My husband has a new post up in honor of this painfully contrived and yet ridiculously important day.
He's titled his post "How is today different from all other days?" which reminds me of the recitation of the four questions (asked by the youngest at the table) in the Passover seder. The wonderful thing (I think) about Judaism is that we all attribute varied meanings to holidays and rituals, and many of those meanings are accepted (you've heard about 2 Jews, 3 sides of a story?). Anyway, in my hippie Jewish school in the 1970s, Passover, or Pesach, celebrated survival: making it through the desert, making it through another winter. As a people; as people.
We have survived another year. Another winter. Another father's day. Two and a half years now. In some ways, I've gotten used to this load I carry. In other ways, it seems to change from day to day.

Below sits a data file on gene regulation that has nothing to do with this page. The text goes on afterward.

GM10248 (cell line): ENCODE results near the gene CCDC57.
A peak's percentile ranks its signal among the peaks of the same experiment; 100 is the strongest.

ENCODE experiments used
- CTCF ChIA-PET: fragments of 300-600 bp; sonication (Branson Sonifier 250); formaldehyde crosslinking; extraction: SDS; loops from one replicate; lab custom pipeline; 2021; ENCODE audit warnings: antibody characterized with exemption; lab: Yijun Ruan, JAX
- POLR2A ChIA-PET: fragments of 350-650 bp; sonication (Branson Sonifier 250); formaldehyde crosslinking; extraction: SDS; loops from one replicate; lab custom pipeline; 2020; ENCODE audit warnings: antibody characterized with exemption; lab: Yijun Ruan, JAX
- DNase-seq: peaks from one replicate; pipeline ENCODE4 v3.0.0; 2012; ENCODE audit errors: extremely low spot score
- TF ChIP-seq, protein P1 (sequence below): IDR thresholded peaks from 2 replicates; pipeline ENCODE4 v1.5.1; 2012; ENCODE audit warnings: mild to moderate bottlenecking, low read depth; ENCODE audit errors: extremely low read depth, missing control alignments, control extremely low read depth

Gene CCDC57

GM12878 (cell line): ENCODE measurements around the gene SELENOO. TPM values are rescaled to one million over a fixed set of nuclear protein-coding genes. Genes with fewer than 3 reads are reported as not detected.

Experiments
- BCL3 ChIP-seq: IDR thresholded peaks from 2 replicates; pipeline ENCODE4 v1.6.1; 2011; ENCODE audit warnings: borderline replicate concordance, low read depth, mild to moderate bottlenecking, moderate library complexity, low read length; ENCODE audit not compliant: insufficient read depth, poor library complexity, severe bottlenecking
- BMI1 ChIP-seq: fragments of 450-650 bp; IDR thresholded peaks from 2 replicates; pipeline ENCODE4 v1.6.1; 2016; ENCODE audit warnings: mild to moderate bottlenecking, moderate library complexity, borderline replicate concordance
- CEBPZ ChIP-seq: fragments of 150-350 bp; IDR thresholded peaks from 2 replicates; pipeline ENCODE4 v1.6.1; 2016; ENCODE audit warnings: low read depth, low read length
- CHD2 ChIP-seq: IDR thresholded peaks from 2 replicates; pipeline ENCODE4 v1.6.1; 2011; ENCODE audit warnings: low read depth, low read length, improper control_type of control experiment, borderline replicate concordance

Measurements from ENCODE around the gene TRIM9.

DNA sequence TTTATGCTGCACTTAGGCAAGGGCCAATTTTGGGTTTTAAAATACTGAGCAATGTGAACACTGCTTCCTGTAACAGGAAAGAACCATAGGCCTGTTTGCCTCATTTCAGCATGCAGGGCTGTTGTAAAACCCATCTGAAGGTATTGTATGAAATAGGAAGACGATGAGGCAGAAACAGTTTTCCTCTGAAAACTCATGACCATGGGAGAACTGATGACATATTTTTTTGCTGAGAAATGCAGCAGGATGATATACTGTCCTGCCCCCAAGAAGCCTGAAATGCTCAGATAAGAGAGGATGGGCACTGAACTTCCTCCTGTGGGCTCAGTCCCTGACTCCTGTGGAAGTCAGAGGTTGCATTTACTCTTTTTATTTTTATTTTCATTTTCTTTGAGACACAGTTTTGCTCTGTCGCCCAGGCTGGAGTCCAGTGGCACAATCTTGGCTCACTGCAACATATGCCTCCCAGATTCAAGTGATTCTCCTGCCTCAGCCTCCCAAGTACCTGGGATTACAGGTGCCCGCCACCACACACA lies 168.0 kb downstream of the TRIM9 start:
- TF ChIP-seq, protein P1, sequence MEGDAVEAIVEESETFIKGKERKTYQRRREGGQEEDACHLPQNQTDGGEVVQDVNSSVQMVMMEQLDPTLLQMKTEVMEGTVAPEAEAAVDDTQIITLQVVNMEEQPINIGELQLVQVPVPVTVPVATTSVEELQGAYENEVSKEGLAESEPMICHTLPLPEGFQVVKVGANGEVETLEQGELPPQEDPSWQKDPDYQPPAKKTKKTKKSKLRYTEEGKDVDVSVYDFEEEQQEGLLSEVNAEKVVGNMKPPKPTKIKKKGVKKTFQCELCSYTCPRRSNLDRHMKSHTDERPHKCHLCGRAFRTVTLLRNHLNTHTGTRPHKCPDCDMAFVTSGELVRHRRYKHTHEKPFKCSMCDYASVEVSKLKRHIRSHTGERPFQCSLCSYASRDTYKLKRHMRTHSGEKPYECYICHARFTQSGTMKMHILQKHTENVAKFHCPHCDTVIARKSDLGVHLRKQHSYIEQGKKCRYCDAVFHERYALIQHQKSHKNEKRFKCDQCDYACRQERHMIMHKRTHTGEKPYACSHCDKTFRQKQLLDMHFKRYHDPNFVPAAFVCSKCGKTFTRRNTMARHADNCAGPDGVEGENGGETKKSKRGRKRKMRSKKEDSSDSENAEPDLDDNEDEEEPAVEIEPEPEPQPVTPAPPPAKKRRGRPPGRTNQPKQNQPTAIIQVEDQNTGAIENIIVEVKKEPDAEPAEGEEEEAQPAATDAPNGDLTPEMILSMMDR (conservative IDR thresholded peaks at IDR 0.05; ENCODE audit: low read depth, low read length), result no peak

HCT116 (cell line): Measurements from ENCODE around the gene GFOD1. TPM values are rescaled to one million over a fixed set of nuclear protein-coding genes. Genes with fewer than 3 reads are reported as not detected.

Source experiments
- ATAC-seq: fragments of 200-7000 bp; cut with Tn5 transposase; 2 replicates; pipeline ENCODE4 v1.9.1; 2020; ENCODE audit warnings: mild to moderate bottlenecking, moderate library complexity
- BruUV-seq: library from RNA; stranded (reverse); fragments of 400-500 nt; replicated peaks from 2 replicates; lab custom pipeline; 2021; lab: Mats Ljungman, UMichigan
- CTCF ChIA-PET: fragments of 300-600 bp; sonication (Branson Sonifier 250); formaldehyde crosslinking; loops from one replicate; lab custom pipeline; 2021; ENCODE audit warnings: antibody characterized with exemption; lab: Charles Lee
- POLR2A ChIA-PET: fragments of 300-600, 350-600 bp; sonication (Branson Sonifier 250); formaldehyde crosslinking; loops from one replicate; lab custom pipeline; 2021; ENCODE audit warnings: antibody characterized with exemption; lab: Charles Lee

What makes today different from all other days? After all, it is simply another day we have survived -- survived when we did not know if we would.
And what the future holds? We simply put one foot after another, hoping/not hoping the load we bear gets lighter this year.
To all fathers with empty arms, you are in my thoughts.